CAMERA Workshop: Algorithms for Tomographic Reconstruction: State-of-the-Art and Future Goals:
Nov. 9-11, 2016, Lawrence Berkeley National Laboratory
Organizers: D. Parkinson (ALS-CAMERA), D. Gursoy (APS-Argonne), K. Champley (LLNL)
This workshop will focus on the current state-of-the-art for tomographic reconstruction algorithms. The goal is to bring together users, practitioners, and developers to asses the current landscape of available algorithms, to investigate communalities and differences among the various techniques, and to discuss a range of topics, from required theoretical and algorithmic advancements on through to practical issues of implementation and deployment.
We are bringing together developers and users of synchrotron tomography software. The workshop will have two kinds of talks:
(1) Technical talks from developers to describe their current algorithms and capabilities, and their future potential.
(2) Talks from users of tomography software to discuss successes and unmet needs, and to find common goals.
We plan to include ample time for discussion and hacking, with our software people available to help get software packages running on various computer systems at LBNL if developers so choose (including our high performance computer NERSC, our GPU clusters, and standard beefy workstations). We are also happy to provide developers with access to a wide variety of challenging data sets--we have been archiving all raw data from the ALS hard X-ray tomography beamline for the past 5 years.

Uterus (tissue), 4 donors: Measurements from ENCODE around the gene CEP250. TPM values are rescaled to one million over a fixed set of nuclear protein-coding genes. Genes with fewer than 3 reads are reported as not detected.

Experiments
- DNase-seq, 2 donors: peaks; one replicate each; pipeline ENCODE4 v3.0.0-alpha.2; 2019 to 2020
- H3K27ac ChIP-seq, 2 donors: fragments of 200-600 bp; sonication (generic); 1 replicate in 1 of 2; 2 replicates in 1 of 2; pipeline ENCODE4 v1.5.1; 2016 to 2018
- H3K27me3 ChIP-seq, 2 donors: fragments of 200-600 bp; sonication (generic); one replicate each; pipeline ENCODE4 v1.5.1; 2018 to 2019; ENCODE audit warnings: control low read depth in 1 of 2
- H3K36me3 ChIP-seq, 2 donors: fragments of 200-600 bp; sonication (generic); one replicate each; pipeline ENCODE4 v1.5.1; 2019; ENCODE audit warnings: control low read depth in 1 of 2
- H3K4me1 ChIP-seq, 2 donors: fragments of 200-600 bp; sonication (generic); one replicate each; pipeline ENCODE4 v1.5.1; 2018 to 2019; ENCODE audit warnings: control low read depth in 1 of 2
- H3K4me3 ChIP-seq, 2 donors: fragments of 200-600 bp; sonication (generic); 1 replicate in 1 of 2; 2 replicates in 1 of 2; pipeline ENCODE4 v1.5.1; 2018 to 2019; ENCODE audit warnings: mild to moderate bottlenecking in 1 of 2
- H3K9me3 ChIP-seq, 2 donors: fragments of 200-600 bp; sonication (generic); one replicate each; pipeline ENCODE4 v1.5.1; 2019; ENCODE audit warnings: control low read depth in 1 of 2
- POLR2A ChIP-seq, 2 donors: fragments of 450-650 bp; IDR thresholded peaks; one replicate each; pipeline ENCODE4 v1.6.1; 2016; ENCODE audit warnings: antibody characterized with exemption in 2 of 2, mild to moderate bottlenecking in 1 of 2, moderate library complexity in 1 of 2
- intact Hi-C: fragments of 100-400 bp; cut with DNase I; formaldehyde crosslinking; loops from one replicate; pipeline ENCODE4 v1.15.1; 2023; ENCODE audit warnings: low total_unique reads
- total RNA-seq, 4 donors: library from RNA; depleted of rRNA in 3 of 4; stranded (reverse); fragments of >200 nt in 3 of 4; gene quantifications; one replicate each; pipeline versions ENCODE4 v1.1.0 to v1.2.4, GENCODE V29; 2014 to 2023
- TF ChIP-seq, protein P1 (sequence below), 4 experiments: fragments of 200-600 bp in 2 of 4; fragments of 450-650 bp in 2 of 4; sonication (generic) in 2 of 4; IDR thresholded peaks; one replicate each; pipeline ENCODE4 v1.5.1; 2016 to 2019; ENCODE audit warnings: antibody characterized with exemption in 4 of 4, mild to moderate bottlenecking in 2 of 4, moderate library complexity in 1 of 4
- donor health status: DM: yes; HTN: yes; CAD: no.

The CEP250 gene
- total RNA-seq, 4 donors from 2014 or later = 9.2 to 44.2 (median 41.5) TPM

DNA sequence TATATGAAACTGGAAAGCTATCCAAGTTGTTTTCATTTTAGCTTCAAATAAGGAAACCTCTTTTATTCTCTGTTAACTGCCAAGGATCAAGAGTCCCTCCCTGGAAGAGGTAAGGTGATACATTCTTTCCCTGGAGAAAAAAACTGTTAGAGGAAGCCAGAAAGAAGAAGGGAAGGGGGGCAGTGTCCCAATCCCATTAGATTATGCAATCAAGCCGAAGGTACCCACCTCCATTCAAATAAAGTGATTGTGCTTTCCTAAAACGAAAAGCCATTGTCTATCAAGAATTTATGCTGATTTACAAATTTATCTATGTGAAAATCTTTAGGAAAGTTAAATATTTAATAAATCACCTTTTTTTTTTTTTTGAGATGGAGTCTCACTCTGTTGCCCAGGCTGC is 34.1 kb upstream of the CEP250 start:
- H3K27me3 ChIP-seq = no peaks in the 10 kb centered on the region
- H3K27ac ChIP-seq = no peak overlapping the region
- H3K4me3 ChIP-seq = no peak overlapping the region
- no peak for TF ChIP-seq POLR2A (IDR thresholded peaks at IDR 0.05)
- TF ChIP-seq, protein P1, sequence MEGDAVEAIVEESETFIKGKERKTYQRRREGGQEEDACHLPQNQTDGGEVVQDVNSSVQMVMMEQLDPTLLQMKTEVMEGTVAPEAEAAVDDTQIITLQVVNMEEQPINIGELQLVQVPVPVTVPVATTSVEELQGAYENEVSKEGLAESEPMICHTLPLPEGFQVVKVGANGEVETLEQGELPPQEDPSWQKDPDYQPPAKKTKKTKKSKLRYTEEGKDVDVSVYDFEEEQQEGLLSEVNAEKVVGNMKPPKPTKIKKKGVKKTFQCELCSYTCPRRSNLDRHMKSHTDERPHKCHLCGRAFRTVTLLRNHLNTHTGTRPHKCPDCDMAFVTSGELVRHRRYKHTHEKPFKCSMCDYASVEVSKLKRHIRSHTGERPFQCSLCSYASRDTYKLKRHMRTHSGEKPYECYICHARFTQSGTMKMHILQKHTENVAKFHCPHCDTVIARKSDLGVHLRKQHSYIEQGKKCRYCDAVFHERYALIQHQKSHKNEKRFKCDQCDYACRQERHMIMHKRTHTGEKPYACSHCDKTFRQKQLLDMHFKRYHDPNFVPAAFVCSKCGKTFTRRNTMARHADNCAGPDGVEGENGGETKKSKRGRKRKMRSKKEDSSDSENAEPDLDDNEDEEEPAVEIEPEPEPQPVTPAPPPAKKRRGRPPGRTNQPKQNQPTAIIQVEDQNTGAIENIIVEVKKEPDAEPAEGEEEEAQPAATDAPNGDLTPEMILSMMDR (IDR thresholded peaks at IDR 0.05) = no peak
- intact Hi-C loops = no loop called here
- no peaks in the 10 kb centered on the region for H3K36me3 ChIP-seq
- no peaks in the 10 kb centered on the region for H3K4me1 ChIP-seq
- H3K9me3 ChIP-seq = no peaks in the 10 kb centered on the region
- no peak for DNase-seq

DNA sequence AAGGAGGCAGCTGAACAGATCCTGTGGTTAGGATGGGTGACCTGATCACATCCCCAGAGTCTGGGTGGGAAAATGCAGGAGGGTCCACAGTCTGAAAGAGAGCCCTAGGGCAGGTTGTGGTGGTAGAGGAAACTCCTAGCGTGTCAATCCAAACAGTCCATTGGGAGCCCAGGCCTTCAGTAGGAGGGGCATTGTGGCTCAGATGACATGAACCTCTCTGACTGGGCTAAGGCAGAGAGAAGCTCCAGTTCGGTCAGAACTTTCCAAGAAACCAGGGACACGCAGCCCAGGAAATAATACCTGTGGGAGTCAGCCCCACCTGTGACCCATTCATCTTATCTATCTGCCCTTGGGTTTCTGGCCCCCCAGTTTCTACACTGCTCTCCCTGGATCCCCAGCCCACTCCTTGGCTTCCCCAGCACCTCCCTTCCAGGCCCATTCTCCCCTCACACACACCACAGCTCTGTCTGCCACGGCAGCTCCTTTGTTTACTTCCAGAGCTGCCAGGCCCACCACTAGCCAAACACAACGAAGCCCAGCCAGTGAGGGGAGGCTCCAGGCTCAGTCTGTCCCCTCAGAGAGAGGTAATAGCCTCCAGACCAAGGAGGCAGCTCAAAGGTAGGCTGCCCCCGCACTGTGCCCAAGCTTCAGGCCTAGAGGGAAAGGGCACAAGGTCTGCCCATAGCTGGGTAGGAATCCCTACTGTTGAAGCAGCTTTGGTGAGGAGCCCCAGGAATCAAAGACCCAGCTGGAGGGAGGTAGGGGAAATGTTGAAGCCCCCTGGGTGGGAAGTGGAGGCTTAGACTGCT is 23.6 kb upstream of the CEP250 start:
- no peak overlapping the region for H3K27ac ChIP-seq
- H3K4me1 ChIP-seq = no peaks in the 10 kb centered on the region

We plan to hold the following sessions during the workshop:
Algorithms for Synchrotron Tomography
Synchrotron tomography experiments continue to push the limits of time and spatial resolution, while at the same time constantly expanding the kinds of in situ environments that are used for samples. In addition, because of the tight schedule between users and the limited beam time for each user, it is often difficult to spend the optimal amount of time aligning, cleaning, and adjusting the hardware. Each of these factors can contribute to challenges in obtaining a tomographic reconstruction that lets a user see what they need to see--whether by eye or through a subsequent processing or analysis algorithm. From another perspective, the rapidly increasing data rates combine with in situ experiments to frequently require very fast feedback, which requires maximizing the speed of reconstruction. This session is devoted to the latest advances in algorithms that improve the speed and/or the image quality of tomographic reconstruction, whether for a particular situation or for an array of applications.